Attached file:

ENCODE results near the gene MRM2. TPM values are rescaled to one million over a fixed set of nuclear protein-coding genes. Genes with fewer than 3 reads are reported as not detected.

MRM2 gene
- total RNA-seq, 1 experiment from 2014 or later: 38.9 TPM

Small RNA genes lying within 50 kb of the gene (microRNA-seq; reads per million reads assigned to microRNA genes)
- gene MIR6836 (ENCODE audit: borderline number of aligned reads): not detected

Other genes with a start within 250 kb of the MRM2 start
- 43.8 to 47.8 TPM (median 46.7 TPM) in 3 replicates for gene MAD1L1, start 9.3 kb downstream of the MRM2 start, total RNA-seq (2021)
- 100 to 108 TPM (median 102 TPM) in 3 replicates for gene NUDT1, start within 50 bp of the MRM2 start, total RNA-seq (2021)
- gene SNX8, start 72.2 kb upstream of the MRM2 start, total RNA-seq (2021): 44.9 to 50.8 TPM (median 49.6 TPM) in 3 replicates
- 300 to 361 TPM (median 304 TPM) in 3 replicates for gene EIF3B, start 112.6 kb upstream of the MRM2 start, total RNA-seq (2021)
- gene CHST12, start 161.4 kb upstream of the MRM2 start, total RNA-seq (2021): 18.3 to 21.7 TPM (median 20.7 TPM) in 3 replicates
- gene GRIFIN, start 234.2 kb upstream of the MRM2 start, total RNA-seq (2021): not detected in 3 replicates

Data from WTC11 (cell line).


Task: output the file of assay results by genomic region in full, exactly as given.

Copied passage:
ENCODE results near the gene MRM2. TPM values are rescaled to one million over a fixed set of nuclear protein-coding genes. Genes with fewer than 3 reads are reported as not detected.

MRM2 gene
- total RNA-seq, 1 experiment from 2014 or later: 38.9 TPM

Small RNA genes lying within 50 kb of the gene (microRNA-seq; reads per million reads assigned to microRNA genes)
- gene MIR6836 (ENCODE audit: borderline number of aligned reads): not detected

Other genes with a start within 250 kb of the MRM2 start
- 43.8 to 47.8 TPM (median 46.7 TPM) in 3 replicates for gene MAD1L1, start 9.3 kb downstream of the MRM2 start, total RNA-seq (2021)
- 100 to 108 TPM (median 102 TPM) in 3 replicates for gene NUDT1, start within 50 bp of the MRM2 start, total RNA-seq (2021)
- gene SNX8, start 72.2 kb upstream of the MRM2 start, total RNA-seq (2021): 44.9 to 50.8 TPM (median 49.6 TPM) in 3 replicates
- 300 to 361 TPM (median 304 TPM) in 3 replicates for gene EIF3B, start 112.6 kb upstream of the MRM2 start, total RNA-seq (2021)
- gene CHST12, start 161.4 kb upstream of the MRM2 start, total RNA-seq (2021): 18.3 to 21.7 TPM (median 20.7 TPM) in 3 replicates
- gene GRIFIN, start 234.2 kb upstream of the MRM2 start, total RNA-seq (2021): not detected in 3 replicates

Data from WTC11 (cell line).